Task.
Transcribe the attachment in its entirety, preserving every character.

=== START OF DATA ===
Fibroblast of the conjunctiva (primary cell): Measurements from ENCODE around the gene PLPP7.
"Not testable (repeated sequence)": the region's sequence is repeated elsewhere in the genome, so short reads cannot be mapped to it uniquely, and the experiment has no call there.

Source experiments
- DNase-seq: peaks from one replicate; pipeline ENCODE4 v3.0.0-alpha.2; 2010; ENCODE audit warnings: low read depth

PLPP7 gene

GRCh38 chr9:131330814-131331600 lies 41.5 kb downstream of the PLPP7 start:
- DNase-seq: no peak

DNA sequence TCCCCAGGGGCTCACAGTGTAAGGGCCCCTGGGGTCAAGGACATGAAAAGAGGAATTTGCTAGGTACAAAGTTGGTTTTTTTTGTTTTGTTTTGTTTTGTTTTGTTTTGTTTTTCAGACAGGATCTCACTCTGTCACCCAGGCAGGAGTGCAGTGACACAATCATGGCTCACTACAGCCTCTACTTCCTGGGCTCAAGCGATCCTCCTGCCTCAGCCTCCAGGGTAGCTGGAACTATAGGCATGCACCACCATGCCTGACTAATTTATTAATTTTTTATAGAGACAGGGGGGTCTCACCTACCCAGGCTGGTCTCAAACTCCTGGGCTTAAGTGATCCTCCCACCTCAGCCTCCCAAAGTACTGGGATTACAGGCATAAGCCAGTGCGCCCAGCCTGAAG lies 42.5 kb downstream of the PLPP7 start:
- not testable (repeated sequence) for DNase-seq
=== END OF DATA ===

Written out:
Fibroblast of the conjunctiva (primary cell): Measurements from ENCODE around the gene PLPP7.
"Not testable (repeated sequence)": the region's sequence is repeated elsewhere in the genome, so short reads cannot be mapped to it uniquely, and the experiment has no call there.

Source experiments
- DNase-seq: peaks from one replicate; pipeline ENCODE4 v3.0.0-alpha.2; 2010; ENCODE audit warnings: low read depth

PLPP7 gene

GRCh38 chr9:131330814-131331600 lies 41.5 kb downstream of the PLPP7 start:
- DNase-seq: no peak

DNA sequence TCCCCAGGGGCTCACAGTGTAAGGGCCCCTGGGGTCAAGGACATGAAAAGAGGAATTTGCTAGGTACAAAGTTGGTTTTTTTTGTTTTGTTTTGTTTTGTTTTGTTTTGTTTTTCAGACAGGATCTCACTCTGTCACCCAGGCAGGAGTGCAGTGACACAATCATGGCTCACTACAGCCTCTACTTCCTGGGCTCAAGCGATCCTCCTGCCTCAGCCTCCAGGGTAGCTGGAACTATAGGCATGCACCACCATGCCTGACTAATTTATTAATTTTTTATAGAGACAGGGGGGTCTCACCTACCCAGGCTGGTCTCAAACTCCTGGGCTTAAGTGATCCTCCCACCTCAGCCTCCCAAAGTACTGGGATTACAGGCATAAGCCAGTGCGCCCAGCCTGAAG lies 42.5 kb downstream of the PLPP7 start:
- not testable (repeated sequence) for DNase-seq